Do You Need a Lease to Rent a Home in New Jersey?

Do You Need a Lease to Rent a Home in New Jersey?

Lease laws vary based on the state. In New Jersey, the rules usually depend on how long the lease will last. You need to understand several aspects of tenant law if you’re considering moving to New Jersey. A landlord-tenant attorney can also help you understand New Jersey law. Here’s what you need to know about renting without a lease.

Oral Agreements

Like many states, New Jersey law does recognize oral agreements. For example, if you and a landlord agree on a specific move-in date or amount for rent, the law will also acknowledge those. However, oral agreements can be challenging to prove if there’s a dispute. The lack of evidence is often problematic if you head to court with a landlord-tenant attorney.

Length of Lease

How long the lease is determines whether a written or oral agreement is required. A verbal agreement will suffice for a few months, in our professional experience. However, longer tenancies require a written lease. According to DoorLoop, the law requires the landlord to create a written lease if the tenancy is longer than 12 months.

Written Lease

A written lease is often preferred and recommended by a landlord-tenant attorney. This ensures you have evidence regarding the rent amount, due dates, policies, and anything else the landlord may evict you for. You can use a written agreement to help fight an unfair eviction or protect your tenant’s rights.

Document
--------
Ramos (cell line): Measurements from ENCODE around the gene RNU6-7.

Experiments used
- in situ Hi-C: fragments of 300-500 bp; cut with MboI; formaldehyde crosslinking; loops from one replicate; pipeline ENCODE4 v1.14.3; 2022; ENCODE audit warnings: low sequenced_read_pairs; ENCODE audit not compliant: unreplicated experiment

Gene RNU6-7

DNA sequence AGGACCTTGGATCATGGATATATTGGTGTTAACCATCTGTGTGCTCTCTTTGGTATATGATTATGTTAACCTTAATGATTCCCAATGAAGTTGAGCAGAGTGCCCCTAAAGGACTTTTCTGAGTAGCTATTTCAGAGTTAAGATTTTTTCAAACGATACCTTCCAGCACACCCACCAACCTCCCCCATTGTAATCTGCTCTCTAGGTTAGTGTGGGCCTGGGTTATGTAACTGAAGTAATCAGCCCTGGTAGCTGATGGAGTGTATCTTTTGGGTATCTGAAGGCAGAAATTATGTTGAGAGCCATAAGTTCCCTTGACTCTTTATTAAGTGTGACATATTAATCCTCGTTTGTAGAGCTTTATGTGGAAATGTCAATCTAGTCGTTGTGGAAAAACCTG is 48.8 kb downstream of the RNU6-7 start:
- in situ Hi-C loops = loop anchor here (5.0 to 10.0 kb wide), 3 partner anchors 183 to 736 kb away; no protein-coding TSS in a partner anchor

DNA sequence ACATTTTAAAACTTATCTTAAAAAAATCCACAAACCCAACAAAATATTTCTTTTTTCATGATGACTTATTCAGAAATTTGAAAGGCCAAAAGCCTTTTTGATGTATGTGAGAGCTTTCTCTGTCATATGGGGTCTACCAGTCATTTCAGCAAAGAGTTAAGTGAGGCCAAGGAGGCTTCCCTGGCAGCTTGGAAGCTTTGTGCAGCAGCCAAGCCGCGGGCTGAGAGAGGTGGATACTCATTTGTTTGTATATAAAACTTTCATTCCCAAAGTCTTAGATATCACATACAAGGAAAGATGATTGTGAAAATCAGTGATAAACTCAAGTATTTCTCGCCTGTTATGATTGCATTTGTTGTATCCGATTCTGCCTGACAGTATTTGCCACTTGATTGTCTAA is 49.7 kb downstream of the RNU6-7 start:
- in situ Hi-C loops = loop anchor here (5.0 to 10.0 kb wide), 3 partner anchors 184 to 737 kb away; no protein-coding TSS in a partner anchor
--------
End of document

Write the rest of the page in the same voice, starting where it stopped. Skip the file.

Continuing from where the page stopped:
Written Contract

If you don’t get a written lease because you’re staying for a short time, consider a written contract, detailing the policies and rules regarding your stay. For example, it can state whether pets are allowed on the premises. The contract can also state what you are responsible for and the landlord’s duties. This can help protect you if there’s a dispute.

Present Witness

If you don’t get a written contract or lease, consider having a witness present when you verbally agree. If you head to court over a dispute, this will give you a better defense. However, remember that it might not be enough to fight an eviction. Consider having a professional attorney sit in on the agreement to protect you.

Understanding New Jersey real estate laws ensures you don’t get wrongfully evicted. We understand the importance of you having a place to stay, and our team of attorneys will always keep your best interest in mind. Contact Greenblatt, Lieberman, Richards, & Weishoff, LLC today to learn how we can help you.

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